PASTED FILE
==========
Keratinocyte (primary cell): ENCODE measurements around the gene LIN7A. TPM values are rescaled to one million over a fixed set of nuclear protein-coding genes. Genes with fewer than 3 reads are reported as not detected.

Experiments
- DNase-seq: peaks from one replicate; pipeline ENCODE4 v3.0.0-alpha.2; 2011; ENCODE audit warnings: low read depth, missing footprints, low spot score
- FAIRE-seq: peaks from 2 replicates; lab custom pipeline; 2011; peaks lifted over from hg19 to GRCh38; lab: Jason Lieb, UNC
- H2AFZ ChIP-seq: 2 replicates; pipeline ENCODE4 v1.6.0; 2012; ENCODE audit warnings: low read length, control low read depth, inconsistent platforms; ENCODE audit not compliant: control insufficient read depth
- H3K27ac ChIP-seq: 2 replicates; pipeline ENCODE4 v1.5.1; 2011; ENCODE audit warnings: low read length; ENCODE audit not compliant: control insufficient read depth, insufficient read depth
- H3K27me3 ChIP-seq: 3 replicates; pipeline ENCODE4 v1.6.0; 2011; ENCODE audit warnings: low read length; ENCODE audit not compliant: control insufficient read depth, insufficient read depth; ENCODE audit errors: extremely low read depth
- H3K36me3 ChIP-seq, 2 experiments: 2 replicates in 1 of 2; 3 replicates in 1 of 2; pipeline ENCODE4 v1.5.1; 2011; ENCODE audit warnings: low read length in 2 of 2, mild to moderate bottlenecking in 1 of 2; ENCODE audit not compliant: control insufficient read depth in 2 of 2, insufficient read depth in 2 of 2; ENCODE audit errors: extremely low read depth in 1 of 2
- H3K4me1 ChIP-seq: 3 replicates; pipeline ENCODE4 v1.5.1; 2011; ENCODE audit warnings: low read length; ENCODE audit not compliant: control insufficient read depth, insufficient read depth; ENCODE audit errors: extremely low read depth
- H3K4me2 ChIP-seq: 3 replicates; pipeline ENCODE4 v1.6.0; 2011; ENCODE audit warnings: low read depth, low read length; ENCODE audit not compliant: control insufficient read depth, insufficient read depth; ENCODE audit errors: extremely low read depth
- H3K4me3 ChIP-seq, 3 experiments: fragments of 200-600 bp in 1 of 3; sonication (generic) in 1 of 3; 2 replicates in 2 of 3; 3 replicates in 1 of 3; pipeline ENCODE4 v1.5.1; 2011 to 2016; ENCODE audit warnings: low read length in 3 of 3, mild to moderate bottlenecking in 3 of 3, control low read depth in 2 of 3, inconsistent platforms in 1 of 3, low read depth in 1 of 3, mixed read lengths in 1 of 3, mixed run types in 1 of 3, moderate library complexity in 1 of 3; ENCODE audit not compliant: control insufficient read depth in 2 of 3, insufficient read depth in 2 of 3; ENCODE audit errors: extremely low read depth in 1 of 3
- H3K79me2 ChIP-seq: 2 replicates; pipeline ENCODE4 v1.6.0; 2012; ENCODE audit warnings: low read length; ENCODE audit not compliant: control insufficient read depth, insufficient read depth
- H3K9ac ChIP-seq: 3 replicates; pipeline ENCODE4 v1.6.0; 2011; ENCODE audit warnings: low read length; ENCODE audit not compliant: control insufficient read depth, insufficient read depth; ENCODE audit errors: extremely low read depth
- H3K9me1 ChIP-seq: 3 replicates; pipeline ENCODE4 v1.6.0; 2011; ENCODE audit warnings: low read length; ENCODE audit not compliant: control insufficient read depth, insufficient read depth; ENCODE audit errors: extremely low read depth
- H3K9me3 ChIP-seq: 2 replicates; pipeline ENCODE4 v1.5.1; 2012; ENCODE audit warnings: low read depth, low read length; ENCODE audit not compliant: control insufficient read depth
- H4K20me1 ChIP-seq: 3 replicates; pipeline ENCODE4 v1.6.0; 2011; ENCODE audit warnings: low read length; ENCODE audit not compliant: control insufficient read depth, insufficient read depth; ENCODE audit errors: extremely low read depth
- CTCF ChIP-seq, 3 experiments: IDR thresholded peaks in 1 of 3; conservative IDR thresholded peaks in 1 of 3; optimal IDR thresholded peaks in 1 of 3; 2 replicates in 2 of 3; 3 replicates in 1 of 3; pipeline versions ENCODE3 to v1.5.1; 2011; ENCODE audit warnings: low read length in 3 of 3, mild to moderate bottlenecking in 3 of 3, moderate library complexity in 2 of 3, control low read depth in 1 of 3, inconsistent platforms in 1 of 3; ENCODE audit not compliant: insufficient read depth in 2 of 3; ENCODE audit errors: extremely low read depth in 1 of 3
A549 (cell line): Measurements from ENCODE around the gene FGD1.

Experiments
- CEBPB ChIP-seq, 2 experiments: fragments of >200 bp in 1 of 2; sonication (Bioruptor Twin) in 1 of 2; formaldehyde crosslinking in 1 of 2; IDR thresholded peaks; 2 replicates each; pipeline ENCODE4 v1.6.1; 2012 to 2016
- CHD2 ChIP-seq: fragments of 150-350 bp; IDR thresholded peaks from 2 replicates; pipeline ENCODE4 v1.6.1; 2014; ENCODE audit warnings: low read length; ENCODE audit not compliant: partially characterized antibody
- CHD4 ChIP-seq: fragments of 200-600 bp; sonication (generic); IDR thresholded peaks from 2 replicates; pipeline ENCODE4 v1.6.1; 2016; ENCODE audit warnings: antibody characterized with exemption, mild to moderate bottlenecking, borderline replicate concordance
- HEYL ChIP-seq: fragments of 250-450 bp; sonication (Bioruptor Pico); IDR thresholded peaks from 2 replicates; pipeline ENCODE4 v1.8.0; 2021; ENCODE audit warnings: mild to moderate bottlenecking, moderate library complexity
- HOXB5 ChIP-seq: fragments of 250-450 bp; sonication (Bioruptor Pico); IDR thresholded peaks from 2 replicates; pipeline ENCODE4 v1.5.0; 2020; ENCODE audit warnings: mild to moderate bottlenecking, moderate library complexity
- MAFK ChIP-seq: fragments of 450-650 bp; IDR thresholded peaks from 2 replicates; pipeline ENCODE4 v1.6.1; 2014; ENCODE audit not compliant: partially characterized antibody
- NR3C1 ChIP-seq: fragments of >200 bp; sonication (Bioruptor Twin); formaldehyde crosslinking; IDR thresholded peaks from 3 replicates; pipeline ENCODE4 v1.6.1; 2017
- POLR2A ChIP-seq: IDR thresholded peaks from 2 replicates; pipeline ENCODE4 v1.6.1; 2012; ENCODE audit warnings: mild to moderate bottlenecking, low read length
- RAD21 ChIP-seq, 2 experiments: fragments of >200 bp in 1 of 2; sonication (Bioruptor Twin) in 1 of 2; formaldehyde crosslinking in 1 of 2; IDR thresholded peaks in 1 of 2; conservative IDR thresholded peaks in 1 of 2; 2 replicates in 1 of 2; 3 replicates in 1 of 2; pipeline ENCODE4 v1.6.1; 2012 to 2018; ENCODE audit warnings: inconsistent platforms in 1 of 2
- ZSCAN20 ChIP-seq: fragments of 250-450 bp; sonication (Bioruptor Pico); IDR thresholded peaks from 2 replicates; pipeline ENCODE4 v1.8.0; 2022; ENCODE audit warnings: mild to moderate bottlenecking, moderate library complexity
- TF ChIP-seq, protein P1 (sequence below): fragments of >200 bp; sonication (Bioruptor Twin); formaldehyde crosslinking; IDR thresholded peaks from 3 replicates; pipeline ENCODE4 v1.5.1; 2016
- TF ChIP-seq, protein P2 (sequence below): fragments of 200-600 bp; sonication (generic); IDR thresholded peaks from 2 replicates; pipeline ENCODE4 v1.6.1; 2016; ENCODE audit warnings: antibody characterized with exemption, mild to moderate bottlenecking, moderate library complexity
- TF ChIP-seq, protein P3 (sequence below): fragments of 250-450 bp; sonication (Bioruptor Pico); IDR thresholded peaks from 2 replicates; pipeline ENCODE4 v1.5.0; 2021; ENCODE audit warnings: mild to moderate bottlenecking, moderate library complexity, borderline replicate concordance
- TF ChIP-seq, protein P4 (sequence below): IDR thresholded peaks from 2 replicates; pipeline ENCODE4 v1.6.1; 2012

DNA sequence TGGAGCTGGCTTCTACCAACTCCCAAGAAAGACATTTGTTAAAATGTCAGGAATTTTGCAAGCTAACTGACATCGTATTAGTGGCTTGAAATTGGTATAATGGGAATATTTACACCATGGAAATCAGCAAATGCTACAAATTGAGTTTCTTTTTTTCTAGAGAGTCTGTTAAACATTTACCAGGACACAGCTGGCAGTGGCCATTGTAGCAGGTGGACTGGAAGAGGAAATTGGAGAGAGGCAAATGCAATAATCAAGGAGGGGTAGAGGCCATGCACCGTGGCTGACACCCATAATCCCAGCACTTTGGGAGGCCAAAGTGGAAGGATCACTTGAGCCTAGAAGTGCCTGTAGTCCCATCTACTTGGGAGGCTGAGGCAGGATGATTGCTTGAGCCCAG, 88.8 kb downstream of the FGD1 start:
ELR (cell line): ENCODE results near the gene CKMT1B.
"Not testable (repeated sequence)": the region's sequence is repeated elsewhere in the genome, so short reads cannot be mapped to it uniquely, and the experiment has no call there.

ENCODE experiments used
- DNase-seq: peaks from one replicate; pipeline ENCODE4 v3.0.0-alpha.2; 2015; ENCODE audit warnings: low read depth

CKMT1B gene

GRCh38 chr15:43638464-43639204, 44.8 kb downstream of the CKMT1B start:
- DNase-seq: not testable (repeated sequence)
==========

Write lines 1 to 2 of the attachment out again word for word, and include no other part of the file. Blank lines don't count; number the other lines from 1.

Keratinocyte (primary cell): ENCODE measurements around the gene LIN7A. TPM values are rescaled to one million over a fixed set of nuclear protein-coding genes. Genes with fewer than 3 reads are reported as not detected.

Experiments